Multitasking is something that has become a necessity in our lives. Multitasking is a requirement, and we often do it without even realising. Driving for example, changing gears and head-checks are both prime examples of multi-tasking in everyday life. Technology in the classroom has grown immensely over the last 5 or so years. There has been a shift away from physical materials, pens and paper towards e-books, and taking notes on laptops and tablet devices.
These devices make it easier than it ever has been to access information, images, scholarly articles and anything else you can think of. This is obviously a benefit to education, having everything there to be read, critiqued and discussed makes the life of any university student a whole lot easier than it was 10 years ago when you would have to scour the library from head to toe to find the right article to help you make a point or inform your decision on an issue.
This information-overload of sorts can also lead to as many distractions as it can useful tid bits of information.
I’m sure plenty of you are the same as me when it comes to distractions and multitasking in the class setting. I guarantee every lecture I go to, I find my usual seat, sit down and then jump straight on Facebook, or somewhere else online and dedicate basically all my energy to that instead. This clear dedication to the lecture is something that is pretty common throughout the developed world, and after researching I found a study that directly compared the use of technology during school hours and study time on the GPA of American students.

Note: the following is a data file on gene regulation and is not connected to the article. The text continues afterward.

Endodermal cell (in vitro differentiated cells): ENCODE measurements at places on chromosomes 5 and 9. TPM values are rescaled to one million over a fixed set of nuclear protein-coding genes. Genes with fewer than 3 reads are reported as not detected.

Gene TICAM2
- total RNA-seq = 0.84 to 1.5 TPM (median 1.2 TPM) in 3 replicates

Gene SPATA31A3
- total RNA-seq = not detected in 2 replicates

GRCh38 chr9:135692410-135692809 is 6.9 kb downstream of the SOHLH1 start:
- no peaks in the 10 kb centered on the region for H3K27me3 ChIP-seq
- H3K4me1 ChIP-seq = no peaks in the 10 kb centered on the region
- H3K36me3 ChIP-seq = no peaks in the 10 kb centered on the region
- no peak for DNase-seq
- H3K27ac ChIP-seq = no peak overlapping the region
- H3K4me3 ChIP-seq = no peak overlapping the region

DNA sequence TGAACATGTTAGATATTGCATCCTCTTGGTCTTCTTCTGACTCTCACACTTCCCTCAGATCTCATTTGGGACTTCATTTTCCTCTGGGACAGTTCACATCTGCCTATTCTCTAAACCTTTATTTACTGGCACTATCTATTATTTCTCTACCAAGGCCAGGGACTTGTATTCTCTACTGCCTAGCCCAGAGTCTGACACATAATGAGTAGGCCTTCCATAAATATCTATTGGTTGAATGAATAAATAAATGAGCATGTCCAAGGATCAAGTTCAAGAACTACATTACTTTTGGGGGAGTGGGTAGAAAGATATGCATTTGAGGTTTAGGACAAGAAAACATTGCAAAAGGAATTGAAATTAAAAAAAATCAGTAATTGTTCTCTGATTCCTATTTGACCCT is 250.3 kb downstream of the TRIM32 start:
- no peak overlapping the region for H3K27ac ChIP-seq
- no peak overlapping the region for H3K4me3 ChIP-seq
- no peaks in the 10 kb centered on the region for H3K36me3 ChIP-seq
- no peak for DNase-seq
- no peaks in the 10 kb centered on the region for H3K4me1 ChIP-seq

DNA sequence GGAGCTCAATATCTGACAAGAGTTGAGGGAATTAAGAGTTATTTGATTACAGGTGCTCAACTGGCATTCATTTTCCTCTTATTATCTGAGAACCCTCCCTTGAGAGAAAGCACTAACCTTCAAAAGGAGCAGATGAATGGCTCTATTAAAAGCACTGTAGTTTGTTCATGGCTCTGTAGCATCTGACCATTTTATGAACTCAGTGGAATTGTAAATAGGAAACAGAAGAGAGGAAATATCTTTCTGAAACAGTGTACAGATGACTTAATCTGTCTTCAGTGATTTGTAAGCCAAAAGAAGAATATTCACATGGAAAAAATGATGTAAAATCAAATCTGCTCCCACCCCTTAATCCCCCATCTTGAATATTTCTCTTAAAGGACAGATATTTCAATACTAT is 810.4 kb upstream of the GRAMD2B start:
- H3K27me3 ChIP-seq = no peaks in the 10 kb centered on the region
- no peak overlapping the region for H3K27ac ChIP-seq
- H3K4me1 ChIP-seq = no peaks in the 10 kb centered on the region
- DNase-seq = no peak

The study by Reynol Junco and Shelia R. Cotton surveyed 1839 students in the United States about their use of Facebook, Text Messaging, searching for information unrelated to the course (EG Online Shopping or Holidays), Emailing and Instant Messaging, and used this data to determine if their usage had any effect on their schoolwork. To what I’m sure is no-ones surprised, the access and usage of these technologies did lead to a lower overall GPA, with the study stating…
“attempting to pay attention to Facebook and text messaging was related to poorer academic outcomes in both [in and out of the classroom]”
With this in mind, maybe we would all be better off not taking our phones, laptops and tablets to class, or should we just try and control ourselves for the one hour it takes to actually sit in a lecture and listen?
Junco R, Cotton SR, 2012, ‘No A 4 U: The relationship between multitasking and academic performance’, Computers & Education, vol. (59), no. (2), pp. 505-514.